Because they understand why middle-Eastern ethnic music isn’t really all that different from rock’n’roll, and because they realize that the indie-rock underground is every bit as stupid and petty as the mainstream, the mere existence of playfully eclectic post-hippie California surrealists Camper Van Beethoven validates the very concept of pop music. Unselfconsciously absorbing inspiration from any musical style that strikes them, and adding leader David Lowery’s dizzy absurdist lyrics, Santa Cruz’s Campers make records that suggest what the Grateful Dead might sound like if they had a sense of humor and knew how to write pop songs.
The band has gradually downplayed the giddy shifts in style that distinguished their early LPs, integrating their disparate influences into a more cohesive individual voice. Still, the Camper catalogue is a remarkably consistent one, showcasing a unique aesthetic that seemed to emerge fully developed on Telephone Free Landslide Victory.
In addition to the underground in-jokes “Take the Skinheads Bowling” (the EP of which pairs that college- radio hit with five non-LP tracks of varying length) and “Where the Hell is Bill?,” Telephone includes a woozy cover of Black Flag’s “Wasted” and self-explanatory instrumentals like “Border Ska,” “Yanqui Go Home,” “Balalaika Gap” and “Mao Reminisces About His Days in Southern China.” The 20-track II & III features lots of country references and a hoedown version of Sonic Youth’s “I Love Her All the Time,” plus the raga- pop “Circles,” the phony anti-rock protest anthem “No More Bullshit” and the delightful “ZZ Top Goes to Egypt.”
Camper Van Beethoven displays a more integrated band style and an emerging political consciousness on “Good Guys & Bad Guys” and “Joe Stalin’s Cadillac”; there’s also a respectful cover of Pink Floyd’s “Interstellar Overdrive” and “Une Fois,” the most impressive Indian-cajun fusion in recent memory. (A 1987 CD combines Camper Van Beethoven and Vampire Can Mating Oven.)
Closing out the band’s indie-label career, the six-song Vampire Can Mating Oven collects up some enjoyable odds and ends, including a jolly remake of Ringo Starr’s “Photograph.”
Judging by Our Beloved Revolutionary Sweetheart, Camper Van’s move to the majors didn’t dampen the combo’s iconoclasm, and the addition of a sympathetic producer (Dennis Herring) has made for a more ambitious sonic palette. Highlights include the catchy, self- deflating “Never Go Back” (previewed on the Vampire Can Mating Oven EP), the picturesque “Eye of Fatima,” the Zep-like “Waka” and an oldie, “O Death,” borrowed from ’60s kindred spirits Kaleidoscope.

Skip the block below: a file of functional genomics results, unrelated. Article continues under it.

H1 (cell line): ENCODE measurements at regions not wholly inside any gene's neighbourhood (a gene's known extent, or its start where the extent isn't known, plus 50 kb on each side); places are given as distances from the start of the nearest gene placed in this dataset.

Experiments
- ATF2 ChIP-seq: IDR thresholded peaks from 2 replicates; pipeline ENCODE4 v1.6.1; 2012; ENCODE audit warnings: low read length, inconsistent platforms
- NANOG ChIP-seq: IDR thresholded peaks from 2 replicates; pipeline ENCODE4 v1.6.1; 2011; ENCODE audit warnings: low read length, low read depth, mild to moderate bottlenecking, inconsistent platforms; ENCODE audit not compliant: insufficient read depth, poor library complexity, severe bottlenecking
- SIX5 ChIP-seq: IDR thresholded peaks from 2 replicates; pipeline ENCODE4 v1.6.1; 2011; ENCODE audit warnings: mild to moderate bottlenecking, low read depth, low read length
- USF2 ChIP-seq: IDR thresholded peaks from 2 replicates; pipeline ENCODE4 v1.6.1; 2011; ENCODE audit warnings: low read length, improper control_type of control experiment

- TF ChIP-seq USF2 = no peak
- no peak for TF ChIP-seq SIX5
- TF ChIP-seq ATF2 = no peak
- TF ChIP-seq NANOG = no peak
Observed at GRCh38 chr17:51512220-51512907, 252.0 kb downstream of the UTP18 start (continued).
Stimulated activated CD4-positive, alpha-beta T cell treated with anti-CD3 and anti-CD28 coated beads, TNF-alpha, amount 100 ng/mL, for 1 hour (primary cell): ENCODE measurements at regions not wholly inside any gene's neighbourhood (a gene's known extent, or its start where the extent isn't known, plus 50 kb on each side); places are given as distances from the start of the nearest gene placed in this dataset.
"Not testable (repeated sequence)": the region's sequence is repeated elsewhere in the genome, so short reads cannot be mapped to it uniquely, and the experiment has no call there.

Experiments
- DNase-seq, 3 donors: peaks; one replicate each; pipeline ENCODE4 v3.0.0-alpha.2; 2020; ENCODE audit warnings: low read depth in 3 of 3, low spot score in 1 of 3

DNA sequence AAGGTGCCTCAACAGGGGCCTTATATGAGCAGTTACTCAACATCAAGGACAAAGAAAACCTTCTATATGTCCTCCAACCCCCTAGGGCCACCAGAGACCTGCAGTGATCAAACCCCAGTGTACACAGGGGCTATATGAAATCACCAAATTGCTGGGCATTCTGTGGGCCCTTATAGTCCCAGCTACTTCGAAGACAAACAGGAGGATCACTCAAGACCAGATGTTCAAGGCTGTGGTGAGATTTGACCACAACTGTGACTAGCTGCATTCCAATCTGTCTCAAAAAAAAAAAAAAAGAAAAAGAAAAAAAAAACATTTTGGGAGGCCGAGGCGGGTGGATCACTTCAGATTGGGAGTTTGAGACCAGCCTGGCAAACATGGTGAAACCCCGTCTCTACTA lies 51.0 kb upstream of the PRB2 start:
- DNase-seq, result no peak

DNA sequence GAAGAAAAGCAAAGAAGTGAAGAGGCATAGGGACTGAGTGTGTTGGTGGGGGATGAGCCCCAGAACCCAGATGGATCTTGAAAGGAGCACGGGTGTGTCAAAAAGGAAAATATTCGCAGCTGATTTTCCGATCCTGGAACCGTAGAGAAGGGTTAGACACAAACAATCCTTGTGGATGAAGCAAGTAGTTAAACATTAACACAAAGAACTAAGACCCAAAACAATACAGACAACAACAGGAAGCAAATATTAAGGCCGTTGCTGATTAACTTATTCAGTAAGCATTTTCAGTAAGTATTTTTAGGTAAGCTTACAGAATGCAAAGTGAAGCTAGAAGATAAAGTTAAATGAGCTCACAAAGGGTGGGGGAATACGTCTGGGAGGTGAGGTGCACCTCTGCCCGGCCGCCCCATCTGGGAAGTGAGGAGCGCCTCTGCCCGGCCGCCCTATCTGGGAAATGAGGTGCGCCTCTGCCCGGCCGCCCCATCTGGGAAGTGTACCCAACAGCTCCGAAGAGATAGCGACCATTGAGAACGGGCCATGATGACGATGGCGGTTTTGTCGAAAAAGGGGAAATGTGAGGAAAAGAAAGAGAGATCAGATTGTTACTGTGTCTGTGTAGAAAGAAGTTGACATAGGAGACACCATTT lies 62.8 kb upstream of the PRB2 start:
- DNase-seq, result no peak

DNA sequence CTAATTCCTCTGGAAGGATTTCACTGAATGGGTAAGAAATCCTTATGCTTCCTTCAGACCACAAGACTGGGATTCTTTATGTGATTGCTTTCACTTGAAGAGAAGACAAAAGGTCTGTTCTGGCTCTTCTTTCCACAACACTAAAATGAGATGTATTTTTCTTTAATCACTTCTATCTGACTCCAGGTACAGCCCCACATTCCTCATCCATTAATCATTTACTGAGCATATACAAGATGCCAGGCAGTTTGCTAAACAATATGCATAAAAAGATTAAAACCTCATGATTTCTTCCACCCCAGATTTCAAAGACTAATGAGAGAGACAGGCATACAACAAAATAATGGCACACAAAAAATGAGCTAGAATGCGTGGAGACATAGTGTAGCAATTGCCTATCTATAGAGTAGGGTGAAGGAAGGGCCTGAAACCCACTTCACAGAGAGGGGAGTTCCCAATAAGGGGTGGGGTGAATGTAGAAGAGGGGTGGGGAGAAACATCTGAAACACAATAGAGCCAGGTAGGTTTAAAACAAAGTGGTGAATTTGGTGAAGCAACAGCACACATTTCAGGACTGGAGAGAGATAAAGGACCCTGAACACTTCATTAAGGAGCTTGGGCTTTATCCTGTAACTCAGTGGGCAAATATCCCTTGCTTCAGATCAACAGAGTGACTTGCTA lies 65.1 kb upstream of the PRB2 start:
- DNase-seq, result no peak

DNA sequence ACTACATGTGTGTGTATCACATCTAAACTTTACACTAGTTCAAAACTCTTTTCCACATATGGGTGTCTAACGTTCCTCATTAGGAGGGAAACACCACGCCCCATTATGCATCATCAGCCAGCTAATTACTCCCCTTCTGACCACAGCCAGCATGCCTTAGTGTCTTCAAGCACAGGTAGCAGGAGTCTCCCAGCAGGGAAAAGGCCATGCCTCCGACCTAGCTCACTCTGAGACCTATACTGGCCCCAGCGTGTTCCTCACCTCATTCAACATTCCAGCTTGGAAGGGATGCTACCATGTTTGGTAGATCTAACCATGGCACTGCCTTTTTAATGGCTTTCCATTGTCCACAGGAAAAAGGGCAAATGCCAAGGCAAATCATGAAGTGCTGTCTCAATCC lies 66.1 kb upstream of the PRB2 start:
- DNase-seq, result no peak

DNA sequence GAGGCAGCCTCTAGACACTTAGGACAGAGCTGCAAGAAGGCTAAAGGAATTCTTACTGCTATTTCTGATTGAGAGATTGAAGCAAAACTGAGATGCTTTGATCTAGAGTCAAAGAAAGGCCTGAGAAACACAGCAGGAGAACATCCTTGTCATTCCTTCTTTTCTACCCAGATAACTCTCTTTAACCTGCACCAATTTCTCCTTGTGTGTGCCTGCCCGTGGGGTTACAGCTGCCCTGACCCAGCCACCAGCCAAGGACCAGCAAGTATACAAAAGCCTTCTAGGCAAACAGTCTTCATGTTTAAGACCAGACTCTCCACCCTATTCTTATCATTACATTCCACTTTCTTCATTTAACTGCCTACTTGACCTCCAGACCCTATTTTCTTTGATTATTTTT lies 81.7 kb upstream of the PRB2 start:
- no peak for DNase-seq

Key Lime Pie — the group’s final album prior to an acrimonious breakup — is a decidedly bittersweet swansong, trading the exuberance of prior outings for a crushing sense of disillusionment. Still, the record’s gloomy vibe makes for sporadically interesting listening on “When I Win the Lottery,” the appropriately titled closer (“Come on Darkness”) and particularly the stunning “Sweethearts,” a resigned assessment of the Reagan era. A cute remake of Status Quo’s 1968 “Pictures of Matchstick Men” seems to have wandered in from another album.
The mostly instrumental first Monks of Doom LP is a side project featuring three Campers — guitarist Greg Lisher, bassist Victor Krummenacher and drummer Chris Pedersen — and Ophelias guitarist David Immerglück (who became an end-time Camper) playing mildly psychedelic improvisational guitar rock, with occasional forays into jazzy ethnicity. The more song-oriented Cosmodemonic Telegraph Company is a big improvement over its predecessor, with the Monks having developed a distinct identity apart from their parent bands. Drawing on a seemingly bottomless well of mainstream-rock and avant- garde clichés, they produce personalized art-rock that’s both artful and rocking, with covers of Eugene Chadbourne and the Residents that are conceptually consistent with the quartet’s surprisingly concise originals.
Longtime Camper violinist Jonathan Segel — who left the band during the early stages of Key Lime Pie — released the 28-track Storytelling double-LP while still a member of the group. The leisurely song cycle moves easily between quiet folk tunes, gentle psychedelia and flat-out prog-rock, with the multi-instrumentalist getting musical help from all four Monks of Doom and various other San Francisco scenesters. Though Segel is only a passable vocalist, his matter-of-factly gee-whiz lyrics are functional, and the music makes for fine late- night/pre-dawn listening.